What should we do to avoid patent litigation?

A competitor filed a patent application (it's public now). We offer the same feature but added it to our products after the application date. We found prior art that will kill the patent. The prior art is a live example from 2007 of the exact feature, the competitor is trying to patent. What should we do to make sure the competitor will not sue us in the future? Should we approach the competitor and offer not to kill the patent and in return they will not sue us (to gain an advantage on other competitors)?


Since you do not have a duty to disclose prior art to the USPTO, you could approach your competitor and try to negotiate a license for their patent pending technology. However, there are two caveats to this approach.

First, your competitor does have a duty to disclose prior art to the USPTO. If they learn about the prior art in the course of negotiations with them for a license, they would need to disclose that prior art to the USPTO if the patent has not yet issued. The patent could be declared invalid if they later sued an infringer and it came out during litigation that they did not disclose known prior art.

Second, it is much easier to notify the USPTO of this prior art while the patent is pending than after the patent issues. You would only have to pay $180 and would have six months after the application was published to file the prior art with the USPTO (under the new rules of 37 CFR 1.290). The USPTO will only consider written documents, so there would need to be some kind of published document relating to the prior art you found, such as a company brochure showing or describing the feature.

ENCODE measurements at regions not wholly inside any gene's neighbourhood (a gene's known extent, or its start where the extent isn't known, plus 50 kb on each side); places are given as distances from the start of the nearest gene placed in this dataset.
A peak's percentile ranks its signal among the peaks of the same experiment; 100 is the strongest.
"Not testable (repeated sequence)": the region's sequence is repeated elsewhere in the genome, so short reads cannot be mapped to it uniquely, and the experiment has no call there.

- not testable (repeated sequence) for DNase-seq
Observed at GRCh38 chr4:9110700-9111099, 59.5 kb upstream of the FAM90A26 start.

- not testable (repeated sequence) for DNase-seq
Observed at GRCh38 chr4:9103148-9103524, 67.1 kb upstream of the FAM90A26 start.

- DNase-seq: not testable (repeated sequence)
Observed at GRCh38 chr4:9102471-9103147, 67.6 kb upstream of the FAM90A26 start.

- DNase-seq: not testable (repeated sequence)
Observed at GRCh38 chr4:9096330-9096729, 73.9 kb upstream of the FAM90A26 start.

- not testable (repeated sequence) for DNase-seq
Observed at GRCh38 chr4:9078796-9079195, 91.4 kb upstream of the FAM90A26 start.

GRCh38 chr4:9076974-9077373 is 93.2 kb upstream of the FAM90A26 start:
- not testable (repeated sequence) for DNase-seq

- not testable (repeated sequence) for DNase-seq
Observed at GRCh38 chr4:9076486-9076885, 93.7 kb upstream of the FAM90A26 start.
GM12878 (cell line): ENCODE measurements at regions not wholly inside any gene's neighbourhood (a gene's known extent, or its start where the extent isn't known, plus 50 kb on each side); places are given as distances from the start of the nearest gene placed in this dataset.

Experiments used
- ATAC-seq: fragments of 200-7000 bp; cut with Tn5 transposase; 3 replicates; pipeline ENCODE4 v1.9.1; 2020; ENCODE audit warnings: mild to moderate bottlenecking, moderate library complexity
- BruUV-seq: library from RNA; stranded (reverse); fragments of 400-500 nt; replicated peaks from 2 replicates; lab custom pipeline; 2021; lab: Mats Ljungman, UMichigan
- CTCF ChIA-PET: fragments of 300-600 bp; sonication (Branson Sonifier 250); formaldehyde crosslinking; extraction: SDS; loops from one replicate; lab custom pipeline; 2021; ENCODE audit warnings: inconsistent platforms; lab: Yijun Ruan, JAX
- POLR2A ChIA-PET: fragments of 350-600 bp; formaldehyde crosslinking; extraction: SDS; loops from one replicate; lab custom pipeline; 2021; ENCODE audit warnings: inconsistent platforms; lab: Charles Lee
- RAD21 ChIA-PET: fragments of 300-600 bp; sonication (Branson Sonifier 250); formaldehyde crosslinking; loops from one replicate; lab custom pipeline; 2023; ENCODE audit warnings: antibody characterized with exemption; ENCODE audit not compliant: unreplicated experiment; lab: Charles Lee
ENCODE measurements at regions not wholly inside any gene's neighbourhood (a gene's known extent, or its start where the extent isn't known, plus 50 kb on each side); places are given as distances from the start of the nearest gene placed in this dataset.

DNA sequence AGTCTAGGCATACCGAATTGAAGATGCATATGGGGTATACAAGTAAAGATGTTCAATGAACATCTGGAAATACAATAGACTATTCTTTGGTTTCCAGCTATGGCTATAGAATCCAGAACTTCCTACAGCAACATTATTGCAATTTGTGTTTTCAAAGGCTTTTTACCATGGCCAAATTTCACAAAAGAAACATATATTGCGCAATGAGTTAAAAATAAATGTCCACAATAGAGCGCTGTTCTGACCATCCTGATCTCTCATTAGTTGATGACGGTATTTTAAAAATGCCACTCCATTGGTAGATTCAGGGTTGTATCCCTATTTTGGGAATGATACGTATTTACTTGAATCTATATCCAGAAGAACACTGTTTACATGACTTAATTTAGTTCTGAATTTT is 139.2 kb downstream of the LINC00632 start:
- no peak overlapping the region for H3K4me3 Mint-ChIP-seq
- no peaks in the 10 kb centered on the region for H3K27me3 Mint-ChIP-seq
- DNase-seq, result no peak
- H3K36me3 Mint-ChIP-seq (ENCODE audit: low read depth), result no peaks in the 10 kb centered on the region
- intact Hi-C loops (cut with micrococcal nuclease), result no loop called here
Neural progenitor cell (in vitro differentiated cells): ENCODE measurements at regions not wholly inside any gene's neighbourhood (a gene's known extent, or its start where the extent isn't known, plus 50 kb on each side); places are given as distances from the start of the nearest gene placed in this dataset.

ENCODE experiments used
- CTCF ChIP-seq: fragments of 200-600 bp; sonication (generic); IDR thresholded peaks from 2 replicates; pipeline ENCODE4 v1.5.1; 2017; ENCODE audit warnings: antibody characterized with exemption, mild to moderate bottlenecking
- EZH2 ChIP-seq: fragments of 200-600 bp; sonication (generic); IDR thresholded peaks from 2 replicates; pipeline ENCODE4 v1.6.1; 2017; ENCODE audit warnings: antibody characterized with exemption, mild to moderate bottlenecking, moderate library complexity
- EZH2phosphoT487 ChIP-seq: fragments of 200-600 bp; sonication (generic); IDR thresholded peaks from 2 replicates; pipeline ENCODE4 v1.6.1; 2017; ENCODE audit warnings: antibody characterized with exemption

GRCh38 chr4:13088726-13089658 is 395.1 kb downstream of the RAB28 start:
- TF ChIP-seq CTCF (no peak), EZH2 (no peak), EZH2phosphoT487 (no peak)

I would be happy to assist you with this matter whether you decide to negotiate with your competitor or submit the prior art to the USPTO.

Answered 11 years ago

It is a very rare occurrence that an infringement goes from infringement straight into litigation. There is always a dance that goes with it, usually starting from the side of the infringed party. From there discussions take place, and usually resolution is achieved. If you have a hammer knowing that you can invalidate their patent by showing prior art, then I'd probably just operate under the radar and hope it goes unnoticed by them. In truth, there's probably a good chance that their patent won't actually get registered due to the prior art so it may be a non-issue in the first place.

Answered 10 years ago

The easiest way is to fail or never amount to much. Patent litigation, like taxes, comes with success. I typically hope for patent litigation because it means I have reached the point where it is worth litigating.

Answered 10 years ago

It may not be possible to eliminate the risk of an infringement claim against your invention. However, with thorough research and informed design, you can minimize the likelihood that your patent infringes on an existing claim. To avoid patent infringement, ensure your innovation will later pass the test for literal infringement and the doctrine of equivalents requirements.
Patent infringement searches unearth specific patent claims that your proposed innovation may infringe upon. The result of this type of research is an assessment of the risk of infringing on an existing patent with your new technology. To avoid patent infringement, it is best to complete a patent infringement search early in the innovation cycle, so that your product can be designed around existing claims. While this process sounds like a patentability search, the two are different because they serve different purposes. An FTO search aims to assess the likelihood of infringement; a patentability search focuses on proving novelty.
Besides if you do have any questions give me a call:

Answered 4 years ago

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